Thursday, June 28, 2007

My tryst with poetry

Since childhood, when I used to read poems in school curriculum, I used to think that writing poems must be a 'cool' thing. I was always in awe of poets who could pen their thoughts in poetic & concise manner.

When I was in VII standard, my school decided to launch a school magazine and invited poems/articles for it. I belonged to green house; hence thought of writing a poem on it. I thought one needs to be logical while writing poems. Have rhymed words at the end of sentence, create the sentences that are in context of the subject by maintaining the order of rhymed words and the poem is complete :-). So simple, isn't it?

I built the list of words that rhyme to green. Words like clean, mean, dean, lean, queen, hygiene, scene, etc. made it to the list. This was just for first verse. On the similar lines, I created different lists for different verses. Now that I have you all already mesmerized by this logic ;-) , I don't want to rewrite the poem here. Copyrights problems, you see ;-)...he he

I was completely smitten off by poetry bug at that time. So, I and my partner-in-crime(I am seeing your faces nodding in affirmation) Vaibhav wrote this creative piece to inspire athletes for Olympics (in Hindi):

Doodh Roti khayenge
Dhast poost ho jayenge
Lambi daud lagayenge
Olympics me medal jeet ke layenge

No wonder, India returned empty-handed :-)

Now that I have grown older, have become more sane and matured; I have realize that poetry is not my cup of tea (so you can heave a sigh of relief). But, I am still astounded by the poetic works and continue to read poems and attend programmes whenever I get time. Internet and email forwards are also one of the primary sources of my poems database.

I especially like ones that are sprinkled with humor or carry philosophical message. Ralph Waldo Emerson, Robert Frost, and Sandeep Khare are some of my favorite poets. And here is one of my favorite poems - I hope that you would like it too - :

By Rudyard Kipling

If you can keep your head when all about you
Are losing theirs and blaming it on you,
If you can trust yourself when all men doubt you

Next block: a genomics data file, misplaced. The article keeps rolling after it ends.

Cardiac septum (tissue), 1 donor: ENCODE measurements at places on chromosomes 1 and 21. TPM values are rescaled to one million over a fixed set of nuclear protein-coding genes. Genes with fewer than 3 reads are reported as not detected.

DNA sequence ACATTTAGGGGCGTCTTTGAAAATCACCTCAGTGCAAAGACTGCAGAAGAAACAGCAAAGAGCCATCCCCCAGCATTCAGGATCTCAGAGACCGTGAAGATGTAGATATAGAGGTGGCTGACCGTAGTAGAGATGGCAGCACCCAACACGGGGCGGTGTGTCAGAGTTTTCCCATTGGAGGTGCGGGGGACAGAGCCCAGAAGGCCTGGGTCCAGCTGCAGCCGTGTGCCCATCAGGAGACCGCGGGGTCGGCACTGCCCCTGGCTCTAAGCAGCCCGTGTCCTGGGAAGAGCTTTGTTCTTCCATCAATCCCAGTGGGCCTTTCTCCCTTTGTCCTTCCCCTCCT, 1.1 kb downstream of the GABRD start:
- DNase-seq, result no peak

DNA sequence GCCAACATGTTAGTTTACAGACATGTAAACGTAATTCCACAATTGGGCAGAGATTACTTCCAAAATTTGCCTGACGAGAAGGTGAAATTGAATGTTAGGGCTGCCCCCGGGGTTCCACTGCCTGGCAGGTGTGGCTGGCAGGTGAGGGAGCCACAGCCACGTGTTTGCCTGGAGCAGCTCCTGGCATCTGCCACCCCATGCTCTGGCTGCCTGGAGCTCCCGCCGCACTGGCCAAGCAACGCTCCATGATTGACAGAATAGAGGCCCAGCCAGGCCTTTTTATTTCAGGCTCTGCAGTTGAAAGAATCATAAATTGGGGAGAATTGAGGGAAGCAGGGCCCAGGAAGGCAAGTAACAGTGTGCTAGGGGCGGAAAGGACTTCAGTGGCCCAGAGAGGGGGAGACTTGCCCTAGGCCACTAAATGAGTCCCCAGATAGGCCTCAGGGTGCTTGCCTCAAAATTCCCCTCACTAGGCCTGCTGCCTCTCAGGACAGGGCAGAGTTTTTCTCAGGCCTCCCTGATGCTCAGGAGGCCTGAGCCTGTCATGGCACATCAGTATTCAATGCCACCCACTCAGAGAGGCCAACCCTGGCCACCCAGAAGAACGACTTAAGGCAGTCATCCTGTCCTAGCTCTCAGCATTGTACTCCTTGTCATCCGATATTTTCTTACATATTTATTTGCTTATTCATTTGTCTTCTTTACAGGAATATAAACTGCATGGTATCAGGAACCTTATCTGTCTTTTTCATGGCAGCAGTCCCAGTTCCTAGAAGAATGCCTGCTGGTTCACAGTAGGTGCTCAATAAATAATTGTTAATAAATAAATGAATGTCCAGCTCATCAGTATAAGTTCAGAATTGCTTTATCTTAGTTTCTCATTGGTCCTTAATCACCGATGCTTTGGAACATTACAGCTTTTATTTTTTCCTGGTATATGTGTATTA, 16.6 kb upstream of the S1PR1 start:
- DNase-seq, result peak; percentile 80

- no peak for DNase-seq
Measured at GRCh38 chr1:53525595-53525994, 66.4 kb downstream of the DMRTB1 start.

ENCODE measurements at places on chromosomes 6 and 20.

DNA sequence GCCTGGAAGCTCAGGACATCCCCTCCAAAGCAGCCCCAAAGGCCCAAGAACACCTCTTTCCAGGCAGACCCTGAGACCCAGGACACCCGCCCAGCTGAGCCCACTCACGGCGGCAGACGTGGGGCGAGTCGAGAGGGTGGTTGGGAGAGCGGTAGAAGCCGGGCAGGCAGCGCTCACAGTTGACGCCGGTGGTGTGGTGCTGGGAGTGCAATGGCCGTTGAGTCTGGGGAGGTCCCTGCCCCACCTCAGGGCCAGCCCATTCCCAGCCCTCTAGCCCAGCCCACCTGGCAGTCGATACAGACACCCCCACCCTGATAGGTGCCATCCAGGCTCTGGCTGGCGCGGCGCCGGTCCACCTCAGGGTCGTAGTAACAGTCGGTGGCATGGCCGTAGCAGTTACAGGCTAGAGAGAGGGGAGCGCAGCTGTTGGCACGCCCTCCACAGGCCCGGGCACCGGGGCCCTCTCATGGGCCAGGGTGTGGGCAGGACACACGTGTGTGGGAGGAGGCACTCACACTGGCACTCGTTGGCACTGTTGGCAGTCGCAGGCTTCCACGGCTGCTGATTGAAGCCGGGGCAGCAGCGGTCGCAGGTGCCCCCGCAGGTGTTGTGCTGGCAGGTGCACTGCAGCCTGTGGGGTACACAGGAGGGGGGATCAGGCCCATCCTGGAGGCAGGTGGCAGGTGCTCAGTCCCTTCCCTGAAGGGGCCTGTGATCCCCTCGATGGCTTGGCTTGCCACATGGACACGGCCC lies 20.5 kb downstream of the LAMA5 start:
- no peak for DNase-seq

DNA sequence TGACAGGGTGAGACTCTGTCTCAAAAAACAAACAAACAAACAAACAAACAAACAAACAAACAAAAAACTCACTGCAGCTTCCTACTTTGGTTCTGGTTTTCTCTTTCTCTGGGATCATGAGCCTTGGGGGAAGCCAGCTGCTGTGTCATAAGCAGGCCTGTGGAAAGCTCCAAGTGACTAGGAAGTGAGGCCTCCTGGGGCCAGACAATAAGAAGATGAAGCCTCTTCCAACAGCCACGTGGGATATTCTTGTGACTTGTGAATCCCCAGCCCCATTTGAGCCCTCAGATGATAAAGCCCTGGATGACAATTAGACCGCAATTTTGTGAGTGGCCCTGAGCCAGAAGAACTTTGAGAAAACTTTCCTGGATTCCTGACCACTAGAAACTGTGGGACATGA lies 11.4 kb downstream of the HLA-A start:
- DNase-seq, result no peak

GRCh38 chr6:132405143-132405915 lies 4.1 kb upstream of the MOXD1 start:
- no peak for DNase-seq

But make allowance for their doubting too,
If you can wait and not be tired by waiting,
Or being lied about, don't deal in lies,
Or being hated, don't give way to hating,
And yet don't look too good, nor talk too wise:

If you can dream--and not make dreams your master,
If you can think--and not make thoughts your aim;
If you can meet with Triumph and Disaster
And treat those two impostors just the same;
If you can bear to hear the truth you've spoken
Twisted by knaves to make a trap for fools,
Or watch the things you gave your life to, broken,
And stoop and build 'em up with worn-out tools:

If you can make one heap of all your winnings
And risk it all on one turn of pitch-and-toss,
And lose, and start again at your beginnings
And never breath a word about your loss;
If you can force your heart and nerve and sinew
To serve your turn long after they are gone,
And so hold on when there is nothing in you
Except the Will which says to them: "Hold on!"

If you can talk with crowds and keep your virtue,
Or walk with kings--nor lose the common touch,
If neither foes nor loving friends can hurt you;
If all men count with you, but none too much,
If you can fill the unforgiving minute
With sixty seconds' worth of distance run,
Yours is the Earth and everything that's in it,
And--which is more--you'll be a Man, my son!

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